Very dark ruby in color, this wine offers warm, appealing aromas of red fruit and herbs, fresh and slightly floral. Full and juicy fruit flavors are structured with snappy acidity, simple but appealing. Good fruit and crisp acidity make it a winner at the table. U.S. importer: Robert Kacher Selections, Washington, D.C. (Nov. 11, 2001)

FOOD MATCH: Works well with a light dinner of chicken-apple sausages on a dab of lima-bean puree with orzo and mild goat cheese.


California Wine Club:
Need a gift that sparkles?

Need a gift that sparkles? How about a rare Vertical Tasting from Robert Hunter?

The California Wine Club recently acquired the last 180 bottles of Robert Hunter's '93, '94 and '95 Brut de Noirs "Extended Tirage".

As the smallest Champagne House in the US, Robert Hunter's award-winning vintages invariably sell out!

For more information or to reserve a shipment, please call The California Wine Club at (800) 777-4443 or visit the California Wine Club website,

Delivery is limited to locations where interstate wine shipping is permitted by law.

Wine Toon Calendar 2002:
A year of wine and laughter

Here's a way to please yourself and friends with a wine-related holiday "stocking stuffer" and support at the same time: You can't go wrong with our new Wine Toon Calendar! This monthly wall calendar, exclusive from, contains a chuckle-worthy collection of cartoonist Chuck Stoudt's zany wine 'toons ... plus dozens of favorite wine quotes for every season, AND more than 100 highlighted Wine Web Links, two every week!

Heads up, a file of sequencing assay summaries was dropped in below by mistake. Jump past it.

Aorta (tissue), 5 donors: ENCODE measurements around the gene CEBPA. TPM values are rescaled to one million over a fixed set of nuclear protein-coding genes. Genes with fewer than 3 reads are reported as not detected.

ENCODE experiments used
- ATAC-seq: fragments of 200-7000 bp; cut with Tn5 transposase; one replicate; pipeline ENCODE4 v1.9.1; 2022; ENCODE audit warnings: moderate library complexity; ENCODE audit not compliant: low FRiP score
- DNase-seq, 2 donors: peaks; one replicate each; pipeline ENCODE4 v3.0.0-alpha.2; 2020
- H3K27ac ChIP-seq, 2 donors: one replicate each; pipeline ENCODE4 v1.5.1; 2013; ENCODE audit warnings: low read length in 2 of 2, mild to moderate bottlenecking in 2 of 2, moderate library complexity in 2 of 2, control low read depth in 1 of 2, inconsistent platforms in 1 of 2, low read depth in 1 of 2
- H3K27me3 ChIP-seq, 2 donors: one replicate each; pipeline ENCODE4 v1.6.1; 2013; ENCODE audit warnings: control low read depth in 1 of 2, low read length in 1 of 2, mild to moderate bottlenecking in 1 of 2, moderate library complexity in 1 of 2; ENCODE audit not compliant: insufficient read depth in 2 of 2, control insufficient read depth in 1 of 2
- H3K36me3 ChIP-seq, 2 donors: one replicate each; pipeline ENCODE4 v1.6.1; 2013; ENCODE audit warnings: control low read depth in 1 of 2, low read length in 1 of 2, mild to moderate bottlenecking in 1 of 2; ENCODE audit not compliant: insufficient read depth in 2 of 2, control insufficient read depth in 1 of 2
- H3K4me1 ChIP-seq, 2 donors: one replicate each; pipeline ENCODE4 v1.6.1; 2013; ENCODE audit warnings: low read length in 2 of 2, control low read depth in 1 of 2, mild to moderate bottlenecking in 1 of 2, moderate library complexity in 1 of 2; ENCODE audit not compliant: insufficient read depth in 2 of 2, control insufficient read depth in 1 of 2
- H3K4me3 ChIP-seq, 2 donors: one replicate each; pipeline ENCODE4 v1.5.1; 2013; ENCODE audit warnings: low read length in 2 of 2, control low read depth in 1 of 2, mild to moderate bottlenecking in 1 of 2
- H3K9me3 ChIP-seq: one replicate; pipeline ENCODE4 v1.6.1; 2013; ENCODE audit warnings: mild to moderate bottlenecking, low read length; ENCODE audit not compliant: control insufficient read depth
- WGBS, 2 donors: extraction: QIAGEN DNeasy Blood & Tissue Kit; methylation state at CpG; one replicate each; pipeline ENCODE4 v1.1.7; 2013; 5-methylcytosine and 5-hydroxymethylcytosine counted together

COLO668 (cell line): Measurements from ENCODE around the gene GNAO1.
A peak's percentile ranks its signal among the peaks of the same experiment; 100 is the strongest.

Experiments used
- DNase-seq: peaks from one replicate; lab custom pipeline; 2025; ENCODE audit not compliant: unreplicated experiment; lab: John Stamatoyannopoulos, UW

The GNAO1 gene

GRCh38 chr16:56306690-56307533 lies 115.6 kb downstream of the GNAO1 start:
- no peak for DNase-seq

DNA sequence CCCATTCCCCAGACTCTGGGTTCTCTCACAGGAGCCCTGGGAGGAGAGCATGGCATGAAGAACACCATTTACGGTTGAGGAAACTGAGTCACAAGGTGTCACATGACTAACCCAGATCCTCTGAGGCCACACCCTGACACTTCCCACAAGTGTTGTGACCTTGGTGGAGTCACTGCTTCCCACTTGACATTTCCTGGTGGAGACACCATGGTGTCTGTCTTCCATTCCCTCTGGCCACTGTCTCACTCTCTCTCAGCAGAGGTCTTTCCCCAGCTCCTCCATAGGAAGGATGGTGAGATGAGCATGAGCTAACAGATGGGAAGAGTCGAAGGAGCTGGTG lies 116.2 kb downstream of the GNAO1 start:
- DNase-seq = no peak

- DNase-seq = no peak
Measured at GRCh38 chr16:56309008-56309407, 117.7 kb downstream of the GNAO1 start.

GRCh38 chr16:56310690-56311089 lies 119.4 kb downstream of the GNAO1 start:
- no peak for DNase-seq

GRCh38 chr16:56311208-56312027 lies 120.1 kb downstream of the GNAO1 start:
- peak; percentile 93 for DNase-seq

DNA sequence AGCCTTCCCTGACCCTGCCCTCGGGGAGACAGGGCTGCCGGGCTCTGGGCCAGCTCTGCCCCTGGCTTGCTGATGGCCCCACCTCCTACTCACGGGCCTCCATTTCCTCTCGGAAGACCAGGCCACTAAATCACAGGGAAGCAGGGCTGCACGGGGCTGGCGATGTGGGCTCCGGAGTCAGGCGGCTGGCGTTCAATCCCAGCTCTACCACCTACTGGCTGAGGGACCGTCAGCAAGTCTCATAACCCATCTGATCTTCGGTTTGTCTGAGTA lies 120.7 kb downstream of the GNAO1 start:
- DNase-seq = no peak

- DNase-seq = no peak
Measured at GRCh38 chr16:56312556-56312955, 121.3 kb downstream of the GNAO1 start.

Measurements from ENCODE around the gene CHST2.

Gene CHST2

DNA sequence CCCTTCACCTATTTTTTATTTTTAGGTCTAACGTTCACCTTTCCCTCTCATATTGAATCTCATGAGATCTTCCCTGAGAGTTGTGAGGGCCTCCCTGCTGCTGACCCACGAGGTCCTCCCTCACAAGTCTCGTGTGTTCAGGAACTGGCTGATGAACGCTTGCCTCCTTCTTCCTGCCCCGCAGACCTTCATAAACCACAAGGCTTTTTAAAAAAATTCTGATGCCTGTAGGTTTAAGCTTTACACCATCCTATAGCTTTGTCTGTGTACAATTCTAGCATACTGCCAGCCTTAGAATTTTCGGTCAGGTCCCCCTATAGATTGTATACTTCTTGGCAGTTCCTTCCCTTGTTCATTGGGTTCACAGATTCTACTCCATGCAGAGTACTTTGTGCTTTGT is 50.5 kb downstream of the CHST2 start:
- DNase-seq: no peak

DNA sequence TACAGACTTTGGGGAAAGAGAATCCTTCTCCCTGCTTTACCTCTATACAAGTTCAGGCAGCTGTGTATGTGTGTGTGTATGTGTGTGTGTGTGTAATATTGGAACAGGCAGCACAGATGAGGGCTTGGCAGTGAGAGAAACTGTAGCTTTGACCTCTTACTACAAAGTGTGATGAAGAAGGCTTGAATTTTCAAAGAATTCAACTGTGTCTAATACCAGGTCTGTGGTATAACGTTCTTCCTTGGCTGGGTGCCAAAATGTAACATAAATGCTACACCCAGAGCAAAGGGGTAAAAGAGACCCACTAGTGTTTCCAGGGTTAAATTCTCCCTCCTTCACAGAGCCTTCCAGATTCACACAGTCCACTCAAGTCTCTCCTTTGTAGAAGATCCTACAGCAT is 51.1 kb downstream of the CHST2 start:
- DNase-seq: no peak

Buy one for your wine cellar and another for your office ... and they make great gifts! Offer them in your wine store, your catalog, or your wine club (contact us by E-mail for information about wholesale prices for re-selling).

While supplies last, order the Wine Toon Calendar at It's only $11.99 (plus $2 shipping and handling for U.S. shipments, $4 for all other countries). Buy one for yourself, and more for your wine-loving friends, and you'll be all set for holiday giving.

And don't forget: Your purchase helps support and The 30 Second Wine Advisor!

Join me on a trip to
the Rhone and Provence

I invite you to join me next June in a seven-day journey through the southern Rhone Valley and Provence, sponsored by French Wine Explorers, a high-quality American tour company that specializes in wine tours of France.

Lauriann Greene and Jean-Pierre Sollin, sommeliers-conseil who live in France, will join me to present this tour, which will feature a week of in-depth exploration of the wines of these two beautiful regions.

The tour is limited to 16 participants, so reservations will remain open only until these places are filled. For more information, click to the details at

30 Second Administrivia
This free E-mail publication is distributed to subscribers every Monday, and our daily Wine Advisor Express is E-mailed Tuesday through Friday. Previous editions are archived at

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All the wine-tasting reports posted here are consumer-oriented. In order to maintain objectivity and avoid conflicts of interest, I purchase all the wines I rate at my own expense in retail stores and accept no samples, gifts or other gratuities from the wine industry.

More time for wine?
You don't need to wait for Mondays to read about wine! Drop in any time at the Wine Lovers' Page,, where we add new tasting notes several times each week and frequently expand our selection of wine-appreciation articles, tips and tutorials. If you'd like to talk about wine online with fellow wine enthusiasts around the world, click to our interactive, international Wine Lovers' Discussion Group forums,

Vol. 3, No. 43, Monday, Nov. 12, 2001